Skip to main content

Svelte & Vite DevOps

A guide for self-guiding oneself on how to get some sort of guidance in this new Vite and Svelte-guided dev world

February 19, 2024 - 3 min. read


In 2024 I am pivoting my stack.

Moving back to the web, from Dart to Nodejs and Express (or Fastify), from Flutter to Svelte, from heavy CMSs to the jamstack fun of Eleventy, spiced up with Alpine. Reasons in a future, more philosophical, probably non-sensical article.

So here are the result; top UI & Components Kits and libraries, the best Headless CMSs and some interesting References to use when building future Svelte + Vite applications and websites. Finally a TL;DR.

Interesting Libraries.

Headless CMSs



So let's dive into some quick (always changing) definitions.

What is Vite?: A (rollup based) front-end build tool (aka bundler) and development server designed for modernnnnnnn-ous webdev.

What is Svelte? And SvelteKit?: As Svelte4 was concern, Svelte was a components framework, and SvelteKit an app framework.

Meaning that if what you need is to inject some simple functioanlity to a page (say one created with a Static Site Generator like Eleventy) then Svelte + Vite is for you (if you want to avoid builds you might prefer Alpine.js, and spice your site up, composing behaviour directly from your markup).

If on the other hand if what you need is to build a full-stack lovely and creepy application then SvelteKit is your way to go. More on this in this video about Svelte 5 with Rich Harris (Feb 1st, 2024).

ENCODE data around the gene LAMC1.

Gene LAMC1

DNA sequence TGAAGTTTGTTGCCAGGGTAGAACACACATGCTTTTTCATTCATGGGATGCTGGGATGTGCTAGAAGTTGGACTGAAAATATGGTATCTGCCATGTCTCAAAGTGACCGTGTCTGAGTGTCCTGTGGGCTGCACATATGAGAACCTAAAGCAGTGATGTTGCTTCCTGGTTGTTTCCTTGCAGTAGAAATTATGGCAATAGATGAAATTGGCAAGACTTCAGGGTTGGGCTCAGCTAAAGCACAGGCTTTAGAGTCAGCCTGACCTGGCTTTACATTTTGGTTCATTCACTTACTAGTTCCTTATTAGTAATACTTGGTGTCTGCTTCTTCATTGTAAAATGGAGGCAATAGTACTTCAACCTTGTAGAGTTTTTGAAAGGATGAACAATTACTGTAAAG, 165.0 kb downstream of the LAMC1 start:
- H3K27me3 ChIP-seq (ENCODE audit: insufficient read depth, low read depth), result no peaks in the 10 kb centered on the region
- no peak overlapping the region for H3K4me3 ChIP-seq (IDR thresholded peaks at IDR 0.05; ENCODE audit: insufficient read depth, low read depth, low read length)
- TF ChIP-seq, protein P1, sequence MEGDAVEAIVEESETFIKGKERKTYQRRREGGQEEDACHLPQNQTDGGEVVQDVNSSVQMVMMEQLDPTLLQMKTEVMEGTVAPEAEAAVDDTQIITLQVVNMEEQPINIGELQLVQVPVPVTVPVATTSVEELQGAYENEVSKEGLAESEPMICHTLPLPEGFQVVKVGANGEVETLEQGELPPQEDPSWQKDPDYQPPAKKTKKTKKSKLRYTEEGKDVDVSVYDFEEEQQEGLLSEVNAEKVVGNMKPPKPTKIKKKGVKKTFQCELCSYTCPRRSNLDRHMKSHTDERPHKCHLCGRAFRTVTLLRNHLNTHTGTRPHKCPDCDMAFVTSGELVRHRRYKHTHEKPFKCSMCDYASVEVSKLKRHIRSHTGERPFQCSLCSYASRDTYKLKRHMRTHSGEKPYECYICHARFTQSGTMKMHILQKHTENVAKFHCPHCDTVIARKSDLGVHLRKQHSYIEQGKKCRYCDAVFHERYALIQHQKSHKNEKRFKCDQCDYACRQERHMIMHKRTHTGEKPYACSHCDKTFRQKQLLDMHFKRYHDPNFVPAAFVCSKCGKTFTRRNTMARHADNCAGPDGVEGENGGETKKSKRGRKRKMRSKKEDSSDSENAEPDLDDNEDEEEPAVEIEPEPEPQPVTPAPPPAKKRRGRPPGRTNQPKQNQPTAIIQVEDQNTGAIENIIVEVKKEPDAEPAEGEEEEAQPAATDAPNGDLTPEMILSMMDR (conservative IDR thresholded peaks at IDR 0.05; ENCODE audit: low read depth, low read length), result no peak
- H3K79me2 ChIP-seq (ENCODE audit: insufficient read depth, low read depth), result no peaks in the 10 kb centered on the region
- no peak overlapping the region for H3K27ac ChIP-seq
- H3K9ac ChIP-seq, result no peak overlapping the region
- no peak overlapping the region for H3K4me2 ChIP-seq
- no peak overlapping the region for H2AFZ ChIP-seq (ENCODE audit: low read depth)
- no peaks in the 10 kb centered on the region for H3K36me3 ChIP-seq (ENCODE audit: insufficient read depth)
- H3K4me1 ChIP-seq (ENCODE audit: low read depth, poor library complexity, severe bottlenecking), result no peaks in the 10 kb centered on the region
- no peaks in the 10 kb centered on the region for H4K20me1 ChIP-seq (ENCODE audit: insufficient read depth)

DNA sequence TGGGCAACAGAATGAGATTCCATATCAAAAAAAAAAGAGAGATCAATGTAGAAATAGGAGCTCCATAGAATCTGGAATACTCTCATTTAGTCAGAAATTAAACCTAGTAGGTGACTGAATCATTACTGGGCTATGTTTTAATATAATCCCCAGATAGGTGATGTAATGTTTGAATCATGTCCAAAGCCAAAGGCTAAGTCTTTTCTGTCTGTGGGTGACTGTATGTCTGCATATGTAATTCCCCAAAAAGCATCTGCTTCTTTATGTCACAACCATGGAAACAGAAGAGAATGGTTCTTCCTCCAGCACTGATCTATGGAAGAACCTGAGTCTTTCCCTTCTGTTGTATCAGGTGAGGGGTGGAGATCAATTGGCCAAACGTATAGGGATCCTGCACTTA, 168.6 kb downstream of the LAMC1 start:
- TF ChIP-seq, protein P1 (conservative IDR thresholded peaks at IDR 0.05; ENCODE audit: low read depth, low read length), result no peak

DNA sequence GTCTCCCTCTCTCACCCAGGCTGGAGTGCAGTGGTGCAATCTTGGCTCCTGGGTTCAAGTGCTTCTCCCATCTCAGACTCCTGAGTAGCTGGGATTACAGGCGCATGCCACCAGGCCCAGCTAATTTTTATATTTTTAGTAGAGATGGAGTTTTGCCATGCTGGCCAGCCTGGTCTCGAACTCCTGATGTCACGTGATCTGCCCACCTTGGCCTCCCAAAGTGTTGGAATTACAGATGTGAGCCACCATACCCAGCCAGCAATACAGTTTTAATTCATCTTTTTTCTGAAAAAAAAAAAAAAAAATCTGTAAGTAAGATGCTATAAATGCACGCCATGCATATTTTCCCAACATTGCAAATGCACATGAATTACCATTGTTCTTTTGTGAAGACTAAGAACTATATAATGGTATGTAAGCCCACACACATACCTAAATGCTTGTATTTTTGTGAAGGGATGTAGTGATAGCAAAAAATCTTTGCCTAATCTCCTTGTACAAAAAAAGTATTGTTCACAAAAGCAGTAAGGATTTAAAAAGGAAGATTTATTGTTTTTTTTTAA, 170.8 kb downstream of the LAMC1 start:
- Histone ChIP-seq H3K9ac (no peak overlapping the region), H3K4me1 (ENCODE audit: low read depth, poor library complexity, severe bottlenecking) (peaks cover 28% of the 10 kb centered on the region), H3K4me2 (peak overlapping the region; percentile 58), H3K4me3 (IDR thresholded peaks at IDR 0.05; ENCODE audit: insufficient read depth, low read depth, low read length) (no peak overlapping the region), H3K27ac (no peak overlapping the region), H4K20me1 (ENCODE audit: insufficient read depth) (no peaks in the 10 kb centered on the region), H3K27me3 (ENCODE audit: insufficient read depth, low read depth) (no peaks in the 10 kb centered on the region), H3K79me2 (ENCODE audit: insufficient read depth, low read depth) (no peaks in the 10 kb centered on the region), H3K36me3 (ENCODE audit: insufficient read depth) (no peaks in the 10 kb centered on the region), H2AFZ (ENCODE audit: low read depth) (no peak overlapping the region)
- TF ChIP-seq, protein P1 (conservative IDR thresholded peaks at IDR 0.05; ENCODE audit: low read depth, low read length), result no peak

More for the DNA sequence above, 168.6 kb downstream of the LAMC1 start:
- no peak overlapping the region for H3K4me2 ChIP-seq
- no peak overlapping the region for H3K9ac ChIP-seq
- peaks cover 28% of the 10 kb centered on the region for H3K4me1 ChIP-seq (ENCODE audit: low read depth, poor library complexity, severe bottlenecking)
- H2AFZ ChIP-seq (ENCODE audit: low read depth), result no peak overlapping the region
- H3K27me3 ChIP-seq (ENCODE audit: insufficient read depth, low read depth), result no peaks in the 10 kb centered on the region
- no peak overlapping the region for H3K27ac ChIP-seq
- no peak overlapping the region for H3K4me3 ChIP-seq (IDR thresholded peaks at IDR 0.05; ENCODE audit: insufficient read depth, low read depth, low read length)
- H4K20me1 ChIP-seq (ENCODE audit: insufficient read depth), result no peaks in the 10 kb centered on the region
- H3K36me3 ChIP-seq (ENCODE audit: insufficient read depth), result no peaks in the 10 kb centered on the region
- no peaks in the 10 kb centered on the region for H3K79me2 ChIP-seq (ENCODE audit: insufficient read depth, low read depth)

Got it! So what else would do I need? A component library? Tailwind?

First, try out the technology. Svelte made a partnership with Stackblitz (a fullstack web IDE, like the Figma for code editors), so you can try it out online right from their REPL.

Second, undestand the difference between Svelte & SvelteKit with a practical example. The Svelte team is not making this easier for newcommers as the consciously try to blur the difference. I will make one of this example as I progress with my own learnings.

Third, learn Svelte & SvelteKit, and all their nuances (being aware of Svelte 5).

Fourth, create a small SvelteKit app, concept-app like my The LightningBeer.

Fifth, implement Svelte with a component library like Skeleton in a real production app.

SvelteKit notes

SvelteKit uses filesystem-based routing and apps are server-rendered by default.

A new project in the making will require some SSR (Server-Side-Rendering) along with some pages being generated at build time (just as I do with Eleventy for this site).

"SvelteKit does nicely allow for mixing and matching different rendering types on different pages"

There is an option for that when working with SvelteKit, using `prerender`

When using this option we must consider that that this content can only be updated by building and delopying a new version of the app.

An expected error is created using the error helper from @sveltejs/kit. An unexpected error, by contrast, is assumed to be a bug in your app. When an unexpected error is thrown, its message and stack trace will be logged to the console.

svelte javascript

← Back to archive